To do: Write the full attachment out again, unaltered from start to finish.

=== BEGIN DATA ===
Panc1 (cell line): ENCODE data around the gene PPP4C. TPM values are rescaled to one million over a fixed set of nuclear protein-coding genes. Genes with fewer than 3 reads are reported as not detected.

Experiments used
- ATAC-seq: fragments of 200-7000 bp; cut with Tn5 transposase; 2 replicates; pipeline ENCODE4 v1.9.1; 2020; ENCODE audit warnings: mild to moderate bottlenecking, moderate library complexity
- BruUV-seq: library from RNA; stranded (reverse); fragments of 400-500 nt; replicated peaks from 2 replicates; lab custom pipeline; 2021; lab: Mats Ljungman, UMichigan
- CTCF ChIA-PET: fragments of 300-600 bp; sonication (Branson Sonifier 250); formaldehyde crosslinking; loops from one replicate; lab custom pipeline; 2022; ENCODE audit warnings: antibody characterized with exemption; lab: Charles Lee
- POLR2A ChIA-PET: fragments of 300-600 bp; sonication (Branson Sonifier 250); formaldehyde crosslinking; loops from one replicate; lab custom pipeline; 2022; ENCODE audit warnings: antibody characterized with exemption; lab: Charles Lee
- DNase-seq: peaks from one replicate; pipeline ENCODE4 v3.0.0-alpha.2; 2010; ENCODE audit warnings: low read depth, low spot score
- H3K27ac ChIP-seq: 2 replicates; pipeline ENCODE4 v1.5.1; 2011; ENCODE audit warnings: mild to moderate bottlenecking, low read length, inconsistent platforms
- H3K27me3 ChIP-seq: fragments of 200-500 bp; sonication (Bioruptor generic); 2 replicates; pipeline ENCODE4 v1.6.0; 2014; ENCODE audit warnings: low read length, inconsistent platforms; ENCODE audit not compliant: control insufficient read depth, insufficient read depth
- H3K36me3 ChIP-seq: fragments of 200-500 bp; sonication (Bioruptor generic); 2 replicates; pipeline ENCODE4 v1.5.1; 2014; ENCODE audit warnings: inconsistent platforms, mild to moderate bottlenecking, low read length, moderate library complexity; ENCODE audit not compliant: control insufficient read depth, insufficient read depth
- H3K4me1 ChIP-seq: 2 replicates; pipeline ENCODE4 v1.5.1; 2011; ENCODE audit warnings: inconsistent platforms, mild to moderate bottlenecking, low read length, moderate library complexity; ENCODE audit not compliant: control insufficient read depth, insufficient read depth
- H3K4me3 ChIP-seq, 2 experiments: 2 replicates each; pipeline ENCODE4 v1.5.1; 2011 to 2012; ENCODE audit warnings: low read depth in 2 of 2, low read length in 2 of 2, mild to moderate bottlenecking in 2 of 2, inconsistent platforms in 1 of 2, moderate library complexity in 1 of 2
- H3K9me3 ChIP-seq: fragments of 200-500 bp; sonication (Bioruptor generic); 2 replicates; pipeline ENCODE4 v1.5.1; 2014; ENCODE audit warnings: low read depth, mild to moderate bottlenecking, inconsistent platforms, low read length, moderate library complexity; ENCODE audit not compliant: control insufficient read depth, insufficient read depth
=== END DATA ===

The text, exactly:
Panc1 (cell line): ENCODE data around the gene PPP4C. TPM values are rescaled to one million over a fixed set of nuclear protein-coding genes. Genes with fewer than 3 reads are reported as not detected.

Experiments used
- ATAC-seq: fragments of 200-7000 bp; cut with Tn5 transposase; 2 replicates; pipeline ENCODE4 v1.9.1; 2020; ENCODE audit warnings: mild to moderate bottlenecking, moderate library complexity
- BruUV-seq: library from RNA; stranded (reverse); fragments of 400-500 nt; replicated peaks from 2 replicates; lab custom pipeline; 2021; lab: Mats Ljungman, UMichigan
- CTCF ChIA-PET: fragments of 300-600 bp; sonication (Branson Sonifier 250); formaldehyde crosslinking; loops from one replicate; lab custom pipeline; 2022; ENCODE audit warnings: antibody characterized with exemption; lab: Charles Lee
- POLR2A ChIA-PET: fragments of 300-600 bp; sonication (Branson Sonifier 250); formaldehyde crosslinking; loops from one replicate; lab custom pipeline; 2022; ENCODE audit warnings: antibody characterized with exemption; lab: Charles Lee
- DNase-seq: peaks from one replicate; pipeline ENCODE4 v3.0.0-alpha.2; 2010; ENCODE audit warnings: low read depth, low spot score
- H3K27ac ChIP-seq: 2 replicates; pipeline ENCODE4 v1.5.1; 2011; ENCODE audit warnings: mild to moderate bottlenecking, low read length, inconsistent platforms
- H3K27me3 ChIP-seq: fragments of 200-500 bp; sonication (Bioruptor generic); 2 replicates; pipeline ENCODE4 v1.6.0; 2014; ENCODE audit warnings: low read length, inconsistent platforms; ENCODE audit not compliant: control insufficient read depth, insufficient read depth
- H3K36me3 ChIP-seq: fragments of 200-500 bp; sonication (Bioruptor generic); 2 replicates; pipeline ENCODE4 v1.5.1; 2014; ENCODE audit warnings: inconsistent platforms, mild to moderate bottlenecking, low read length, moderate library complexity; ENCODE audit not compliant: control insufficient read depth, insufficient read depth
- H3K4me1 ChIP-seq: 2 replicates; pipeline ENCODE4 v1.5.1; 2011; ENCODE audit warnings: inconsistent platforms, mild to moderate bottlenecking, low read length, moderate library complexity; ENCODE audit not compliant: control insufficient read depth, insufficient read depth
- H3K4me3 ChIP-seq, 2 experiments: 2 replicates each; pipeline ENCODE4 v1.5.1; 2011 to 2012; ENCODE audit warnings: low read depth in 2 of 2, low read length in 2 of 2, mild to moderate bottlenecking in 2 of 2, inconsistent platforms in 1 of 2, moderate library complexity in 1 of 2
- H3K9me3 ChIP-seq: fragments of 200-500 bp; sonication (Bioruptor generic); 2 replicates; pipeline ENCODE4 v1.5.1; 2014; ENCODE audit warnings: low read depth, mild to moderate bottlenecking, inconsistent platforms, low read length, moderate library complexity; ENCODE audit not compliant: control insufficient read depth, insufficient read depth